Q. Why is this in News?
A. Recently, the Government of India has announced that 111 payloads and 105 space debris have been identified as Indian objects orbiting Earth.
- All orbiting debris will affect the future of outer space and future missions. Indian Space Research Organization (ISRO) has also been carrying out several studies on the impact of growing space debris on the space environment.
Q. What is Space Debris?
- Space debris refers to man-made objects in Earth's orbit that no longer serve a useful purpose.
- This includes defunct satellites, spent rocket stages, and fragments of debris from collisions or other events.
- Potential Hazard:
- Threat for Operational Satellites:
- The floating space debris is a potential hazard for operational satellites and colliding with them can leave the satellites dysfunctional.
- This overpopulation of space with objects and debris is referred to as Kessler Syndrome.
- Reduction of Orbital Slots:
- The accumulation of space debris in specific orbital regions can limit the availability of desirable orbital slots for future missions.
- Space Situational Awareness:
- The increasing amount of space debris makes it more challenging for satellite operators and space agencies to accurately track and predict the orbits of objects in space.
- Initiatives to Curb Space Debris:
- In 2022, ISRO set up the System for Safe and Sustainable Operations Management (IS 4 OM) to continually monitor objects posing collision threats, predict the evolution of space debris, and mitigate the risk posed by space debris.
- ISRO also carried out 21 collision avoidance manoeuvres of Indian operational space assets in 2022 to avoid collisions with other space objects.
- ISRO has also set up a Centre for Space Debris Research to monitor and mitigate the threat of space debris.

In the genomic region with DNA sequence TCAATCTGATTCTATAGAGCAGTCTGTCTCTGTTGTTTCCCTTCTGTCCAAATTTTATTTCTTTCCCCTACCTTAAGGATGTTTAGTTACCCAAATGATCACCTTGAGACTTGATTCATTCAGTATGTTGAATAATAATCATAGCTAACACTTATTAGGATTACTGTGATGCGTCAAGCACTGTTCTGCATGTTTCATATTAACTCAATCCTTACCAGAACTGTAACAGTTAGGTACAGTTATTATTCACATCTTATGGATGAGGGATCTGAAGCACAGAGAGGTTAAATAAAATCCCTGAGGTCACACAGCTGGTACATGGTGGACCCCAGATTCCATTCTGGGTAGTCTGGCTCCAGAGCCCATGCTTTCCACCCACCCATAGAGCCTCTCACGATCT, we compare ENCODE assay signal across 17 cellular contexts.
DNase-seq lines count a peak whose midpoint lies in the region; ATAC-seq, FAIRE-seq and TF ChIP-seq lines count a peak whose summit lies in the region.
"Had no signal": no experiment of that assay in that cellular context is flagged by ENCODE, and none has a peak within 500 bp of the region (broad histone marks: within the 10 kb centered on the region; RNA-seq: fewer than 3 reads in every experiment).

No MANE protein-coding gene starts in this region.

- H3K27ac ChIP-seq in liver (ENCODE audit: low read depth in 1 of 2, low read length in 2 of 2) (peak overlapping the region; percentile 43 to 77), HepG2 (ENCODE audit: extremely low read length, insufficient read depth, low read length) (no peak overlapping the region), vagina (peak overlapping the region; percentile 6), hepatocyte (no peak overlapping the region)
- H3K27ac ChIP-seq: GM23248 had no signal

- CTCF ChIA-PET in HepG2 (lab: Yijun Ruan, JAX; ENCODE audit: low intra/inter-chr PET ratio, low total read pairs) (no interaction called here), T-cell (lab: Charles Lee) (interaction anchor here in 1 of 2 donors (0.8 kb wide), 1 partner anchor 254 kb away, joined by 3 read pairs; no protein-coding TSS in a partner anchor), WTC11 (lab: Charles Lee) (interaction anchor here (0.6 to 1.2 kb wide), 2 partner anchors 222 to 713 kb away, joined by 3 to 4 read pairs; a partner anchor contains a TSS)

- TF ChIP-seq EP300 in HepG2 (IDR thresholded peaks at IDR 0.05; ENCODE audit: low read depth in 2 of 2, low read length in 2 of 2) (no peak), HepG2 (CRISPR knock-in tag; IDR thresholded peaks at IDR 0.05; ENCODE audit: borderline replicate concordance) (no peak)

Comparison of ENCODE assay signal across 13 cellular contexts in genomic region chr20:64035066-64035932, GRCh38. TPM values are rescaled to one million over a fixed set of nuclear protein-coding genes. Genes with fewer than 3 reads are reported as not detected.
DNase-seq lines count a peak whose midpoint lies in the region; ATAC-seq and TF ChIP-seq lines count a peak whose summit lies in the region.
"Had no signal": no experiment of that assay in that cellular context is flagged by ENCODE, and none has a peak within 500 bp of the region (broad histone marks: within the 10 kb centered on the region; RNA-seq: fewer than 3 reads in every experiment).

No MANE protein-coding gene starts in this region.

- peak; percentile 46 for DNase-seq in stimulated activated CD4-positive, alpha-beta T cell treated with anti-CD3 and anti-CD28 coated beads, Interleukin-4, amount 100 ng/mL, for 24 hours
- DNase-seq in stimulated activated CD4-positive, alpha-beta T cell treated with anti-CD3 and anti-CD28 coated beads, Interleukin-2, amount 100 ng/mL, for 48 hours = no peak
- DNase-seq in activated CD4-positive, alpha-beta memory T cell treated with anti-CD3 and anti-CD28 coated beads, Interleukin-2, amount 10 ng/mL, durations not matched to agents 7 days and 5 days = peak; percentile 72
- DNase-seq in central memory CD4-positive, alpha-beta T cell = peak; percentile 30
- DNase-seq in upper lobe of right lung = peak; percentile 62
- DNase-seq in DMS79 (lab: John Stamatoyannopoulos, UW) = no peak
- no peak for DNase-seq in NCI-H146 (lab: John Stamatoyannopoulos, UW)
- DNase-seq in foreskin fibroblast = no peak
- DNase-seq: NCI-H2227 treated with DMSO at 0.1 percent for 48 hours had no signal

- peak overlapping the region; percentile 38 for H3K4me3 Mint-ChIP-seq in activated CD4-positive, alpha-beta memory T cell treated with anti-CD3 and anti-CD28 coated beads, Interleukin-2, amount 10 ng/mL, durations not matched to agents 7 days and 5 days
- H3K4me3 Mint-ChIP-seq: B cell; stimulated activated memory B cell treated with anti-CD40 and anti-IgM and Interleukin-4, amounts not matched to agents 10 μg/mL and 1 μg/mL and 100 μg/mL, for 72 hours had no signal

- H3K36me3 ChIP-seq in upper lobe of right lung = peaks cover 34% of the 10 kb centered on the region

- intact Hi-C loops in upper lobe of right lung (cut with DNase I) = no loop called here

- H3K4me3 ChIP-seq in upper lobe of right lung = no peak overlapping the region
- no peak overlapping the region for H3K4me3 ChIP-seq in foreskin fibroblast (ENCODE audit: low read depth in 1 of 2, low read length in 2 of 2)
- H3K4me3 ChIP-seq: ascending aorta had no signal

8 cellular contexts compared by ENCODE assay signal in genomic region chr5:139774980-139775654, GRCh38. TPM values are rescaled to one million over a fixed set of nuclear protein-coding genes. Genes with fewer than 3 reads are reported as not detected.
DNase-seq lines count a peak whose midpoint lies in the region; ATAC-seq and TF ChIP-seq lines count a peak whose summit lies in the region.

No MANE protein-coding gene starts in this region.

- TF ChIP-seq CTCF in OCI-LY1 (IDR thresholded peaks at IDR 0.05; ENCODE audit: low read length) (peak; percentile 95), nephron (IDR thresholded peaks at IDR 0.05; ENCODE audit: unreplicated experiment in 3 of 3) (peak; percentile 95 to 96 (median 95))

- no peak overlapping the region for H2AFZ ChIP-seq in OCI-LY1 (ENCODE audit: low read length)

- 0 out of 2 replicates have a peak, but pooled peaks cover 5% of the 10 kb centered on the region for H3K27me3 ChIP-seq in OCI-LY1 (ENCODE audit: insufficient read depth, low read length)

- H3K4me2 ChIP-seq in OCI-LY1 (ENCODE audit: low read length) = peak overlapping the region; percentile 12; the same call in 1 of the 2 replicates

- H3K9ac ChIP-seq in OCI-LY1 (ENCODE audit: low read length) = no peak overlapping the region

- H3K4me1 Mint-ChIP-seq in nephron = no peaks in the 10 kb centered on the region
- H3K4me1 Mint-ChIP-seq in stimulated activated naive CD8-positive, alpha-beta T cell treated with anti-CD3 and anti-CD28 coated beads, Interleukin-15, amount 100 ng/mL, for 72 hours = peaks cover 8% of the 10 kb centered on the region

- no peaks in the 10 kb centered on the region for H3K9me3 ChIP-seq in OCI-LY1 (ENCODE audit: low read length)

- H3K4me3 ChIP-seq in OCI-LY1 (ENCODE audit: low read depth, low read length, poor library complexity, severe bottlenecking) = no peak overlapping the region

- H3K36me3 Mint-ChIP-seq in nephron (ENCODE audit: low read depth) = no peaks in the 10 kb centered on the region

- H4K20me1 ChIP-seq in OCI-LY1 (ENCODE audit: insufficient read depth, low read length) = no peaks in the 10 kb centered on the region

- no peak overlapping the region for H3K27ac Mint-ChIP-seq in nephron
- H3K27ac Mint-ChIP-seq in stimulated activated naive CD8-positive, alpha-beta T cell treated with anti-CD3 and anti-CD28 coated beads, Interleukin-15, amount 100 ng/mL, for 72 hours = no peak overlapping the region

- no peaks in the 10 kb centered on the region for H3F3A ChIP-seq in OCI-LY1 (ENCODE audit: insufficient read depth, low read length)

- ‘Project NETRA’ is also an early warning system in space to detect debris and other hazards to Indian satellites.
- The Inter-Agency Space Debris Coordination Committee (IADC), an international governmental forum, was established in 1993 to coordinate efforts between spacefaring nations to address the issue of space debris.
- The United Nations has established the Committee on the Peaceful Uses of Outer Space (COPUOS) to develop guidelines for the long-term sustainability of outer space activities, including the mitigation of space debris.
- The European Space Agency (ESA) has launched the Clean Space initiative, aimed at reducing the amount of space debris and promoting sustainable space activities.
Q. What is the Way Forward?
- Improved Tracking and Monitoring: Improving the ability to track and monitor space debris can help mitigate the risks it poses to operational satellites and human space missions.
- Reusable Launch Vehicles: Using reusable launch vehicles instead of single-use rockets can help reduce the number of new debris generated from launches.
- Materials and Design improvements: Using more durable materials and designing satellites for eventual de-orbiting can reduce the number of debris generated in the long term.